Healey administration should insist on measuring equity in education
It's not enough to support expansion of programs geared toward college and career readiness
GOV. HEALEY HAS good work to build upon when it comes to helping students of color enroll and succeed in college. The governor supports expanding “college-in-high school” initiatives as a way of addressing equity issues in college success. Investment in expanding these important programs makes good sense given the demographic and labor force challenges facing the Commonwealth. But to understand the impact of these investments on student life outcomes, the governor also needs to put in place a user-friendly and accessible tracking system to measure the effectiveness of these programs over the long-term.
Massachusetts has long supported a public-private partnership designed to increase the enrollment and success of students of color and students living in poverty in Advanced Placement (AP) STEM and English courses (a partnership supported by Mass Insight). We have a growing early college program and some school districts offer the International Baccalaureate (IB) program. All of these college in high school programs help high school students earn college credits and prepare them for the rigors of two- or four-year post-secondary education.
Achieving educational equity has always been a moral imperative, but it’s becoming an ever-greater economic imperative too. The pandemic has both highlighted and exacerbated longstanding inequities based on race and social class and recent NAEP and MCAS results have laid bare the current extent of achievement gaps that result. At the same time, a recent MassINC report predicts that the state’s working age, college-educated workforce will decline by 192,000 residents by 2030, the result of declining birthrates, slowing immigration, and a larger share of diverse students enrolled in our public schools. An increase in the diversity of the student body matters because as it stands now, students of color are less than half as likely to complete a college degree than their white counterparts.
Achieving real equity means that students from all backgrounds will be able to get and keep good jobs and that wage gaps based on race will significantly narrow. Currently, Massachusetts has enormous wage gaps. Closing these gaps will require that two-year and four-year degrees, as well as industry certifications, are proportionately earned by students of all races. This is a necessity because the wage gaps based on type of degree are substantial, with bachelor degree recipients earning nearly $20,000 more than students that have an associate degree or some college but no degree. It’s not enough to say students of color are earning more degrees as a result of college in high school programs. We need to understand what types of degrees and, even more importantly, the employment and earnings trajectories that result from the state-supported paths that students pursue.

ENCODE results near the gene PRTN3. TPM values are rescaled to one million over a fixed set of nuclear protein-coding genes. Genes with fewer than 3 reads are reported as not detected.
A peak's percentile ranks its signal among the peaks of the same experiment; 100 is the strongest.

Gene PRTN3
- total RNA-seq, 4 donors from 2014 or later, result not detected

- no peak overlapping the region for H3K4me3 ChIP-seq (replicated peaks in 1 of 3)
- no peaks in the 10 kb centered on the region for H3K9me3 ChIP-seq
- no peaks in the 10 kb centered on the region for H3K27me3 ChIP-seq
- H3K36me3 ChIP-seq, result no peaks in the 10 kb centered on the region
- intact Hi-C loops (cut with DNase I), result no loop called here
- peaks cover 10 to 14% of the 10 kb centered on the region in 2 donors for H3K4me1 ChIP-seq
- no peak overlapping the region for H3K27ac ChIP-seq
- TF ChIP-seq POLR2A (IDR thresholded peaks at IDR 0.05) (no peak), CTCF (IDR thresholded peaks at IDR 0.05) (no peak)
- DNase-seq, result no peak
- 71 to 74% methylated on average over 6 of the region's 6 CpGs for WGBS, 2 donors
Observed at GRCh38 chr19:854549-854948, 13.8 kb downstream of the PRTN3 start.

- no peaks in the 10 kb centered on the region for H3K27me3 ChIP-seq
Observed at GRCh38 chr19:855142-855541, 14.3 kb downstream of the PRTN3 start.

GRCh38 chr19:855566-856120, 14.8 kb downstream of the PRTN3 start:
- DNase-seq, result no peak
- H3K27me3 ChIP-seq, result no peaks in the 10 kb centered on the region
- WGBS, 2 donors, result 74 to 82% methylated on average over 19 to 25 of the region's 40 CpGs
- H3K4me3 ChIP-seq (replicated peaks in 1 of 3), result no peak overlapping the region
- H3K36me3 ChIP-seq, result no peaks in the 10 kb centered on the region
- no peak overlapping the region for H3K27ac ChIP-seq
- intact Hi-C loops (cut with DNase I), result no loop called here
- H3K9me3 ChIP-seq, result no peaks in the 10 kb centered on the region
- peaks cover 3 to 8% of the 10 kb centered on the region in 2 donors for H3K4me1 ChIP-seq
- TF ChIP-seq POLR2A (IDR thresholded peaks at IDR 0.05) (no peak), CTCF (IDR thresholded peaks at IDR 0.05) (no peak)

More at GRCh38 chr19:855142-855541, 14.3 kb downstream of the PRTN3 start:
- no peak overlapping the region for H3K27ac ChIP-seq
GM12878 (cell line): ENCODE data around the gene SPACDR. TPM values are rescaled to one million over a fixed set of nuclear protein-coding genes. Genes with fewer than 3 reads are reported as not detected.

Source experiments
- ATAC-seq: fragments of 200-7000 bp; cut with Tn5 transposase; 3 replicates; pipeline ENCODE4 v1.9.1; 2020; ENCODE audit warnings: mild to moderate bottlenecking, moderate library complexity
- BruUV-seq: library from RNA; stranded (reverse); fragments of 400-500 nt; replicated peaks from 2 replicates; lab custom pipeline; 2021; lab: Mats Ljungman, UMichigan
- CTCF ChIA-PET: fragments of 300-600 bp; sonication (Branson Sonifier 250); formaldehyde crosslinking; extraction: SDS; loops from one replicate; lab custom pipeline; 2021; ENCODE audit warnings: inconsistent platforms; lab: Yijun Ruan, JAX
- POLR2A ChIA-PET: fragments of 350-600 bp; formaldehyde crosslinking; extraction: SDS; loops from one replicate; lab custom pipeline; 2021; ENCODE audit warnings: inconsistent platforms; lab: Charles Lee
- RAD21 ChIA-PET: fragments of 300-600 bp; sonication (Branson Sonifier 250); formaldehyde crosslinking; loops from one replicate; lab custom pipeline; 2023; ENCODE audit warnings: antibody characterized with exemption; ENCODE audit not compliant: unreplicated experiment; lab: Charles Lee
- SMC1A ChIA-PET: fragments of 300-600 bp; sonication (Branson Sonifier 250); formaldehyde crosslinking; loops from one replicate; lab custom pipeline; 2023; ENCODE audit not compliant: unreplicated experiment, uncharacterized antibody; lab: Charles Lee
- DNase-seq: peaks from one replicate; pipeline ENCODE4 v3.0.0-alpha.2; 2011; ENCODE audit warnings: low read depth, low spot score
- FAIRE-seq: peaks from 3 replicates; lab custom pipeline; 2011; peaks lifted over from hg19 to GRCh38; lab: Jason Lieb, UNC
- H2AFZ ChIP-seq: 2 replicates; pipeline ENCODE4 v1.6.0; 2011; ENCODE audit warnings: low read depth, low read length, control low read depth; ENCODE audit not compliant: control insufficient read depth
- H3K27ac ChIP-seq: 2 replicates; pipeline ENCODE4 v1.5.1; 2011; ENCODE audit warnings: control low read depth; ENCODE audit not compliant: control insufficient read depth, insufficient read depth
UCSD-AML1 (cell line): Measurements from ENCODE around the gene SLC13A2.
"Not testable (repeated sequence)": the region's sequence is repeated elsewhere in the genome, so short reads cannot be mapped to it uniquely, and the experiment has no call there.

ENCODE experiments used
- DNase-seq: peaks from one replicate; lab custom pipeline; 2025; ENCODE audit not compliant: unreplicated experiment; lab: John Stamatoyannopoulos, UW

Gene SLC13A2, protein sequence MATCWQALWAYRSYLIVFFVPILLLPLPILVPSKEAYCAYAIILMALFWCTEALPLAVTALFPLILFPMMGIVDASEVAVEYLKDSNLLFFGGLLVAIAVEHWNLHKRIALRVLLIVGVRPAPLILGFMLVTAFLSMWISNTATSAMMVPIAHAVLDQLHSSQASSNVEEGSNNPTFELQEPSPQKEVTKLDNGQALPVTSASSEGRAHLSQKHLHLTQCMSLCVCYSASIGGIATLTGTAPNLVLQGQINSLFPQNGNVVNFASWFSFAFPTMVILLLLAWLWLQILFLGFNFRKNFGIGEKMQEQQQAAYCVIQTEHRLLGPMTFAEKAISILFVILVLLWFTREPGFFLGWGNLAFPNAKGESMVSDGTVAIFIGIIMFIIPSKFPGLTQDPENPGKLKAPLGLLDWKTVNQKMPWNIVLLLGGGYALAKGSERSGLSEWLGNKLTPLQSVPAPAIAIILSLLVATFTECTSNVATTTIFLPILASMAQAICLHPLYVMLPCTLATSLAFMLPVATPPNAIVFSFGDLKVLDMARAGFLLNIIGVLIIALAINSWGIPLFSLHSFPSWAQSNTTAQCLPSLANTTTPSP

That is why it’s important for the Healey administration to develop ways to measure the success of college in high school programs, both in the short- and long-term. Measures should, at a minimum, include longitudinal data disaggregated by race, ethnicity, gender, and income, as well as by the type of post-secondary preparation, be it AP, Early College, International Baccalaureate, vocational/technical, or a combination thereof.
When it comes to data, the Healey administration again has some good work to build on. While not yet fully completed, the Massachusetts College and Career Outcomes Dashboard does a nice job of presenting data on many of these topics in one place and in a user-friendly format. The dashboard, developed by the Massachusetts Education-to-Career Data Hub, provides web accessible statewide data on the college and career outcomes of public high school students from high school enrollment and graduation rates, MassCore completion, college persistence, and wage outcomes. However, this database does not track individual student progress longitudinally, which is what is needed to truly judge the success of college in high school programs.
Massachusetts has also built a “P20W” (preschool/K-12/higher education/workforce) data system. Utilizing federal funding and inter-agency agreements, multiple state agencies have collaborated on this project with the goal of pursuing more “impact and student equity” in policymaking. But this system is not accessible to all, nor well utilized by stakeholders, researchers, or policymakers. Gov. Healey should support efforts to improve the transparency and use of the “P20W” system during the upcoming legislative session.Policymakers rightly champion the launch of new programs to address the education and economic challenges faced by their constituents. But keeping or expanding such programs should rely on reliable and transparent longitudinal data systems that track student progress through school and into the workforce. Moreover, programs should be judged on whether the public purpose is being achieved. Good data systems may not make headlines. However, if the use of data helps us achieve real equity through more informed policymaking over the next decade, that will be news that makes a difference.
Susan F. Lusi is president & CEO and John Schneider is managing director of policy and advocacy at Mass Insight Education & Research.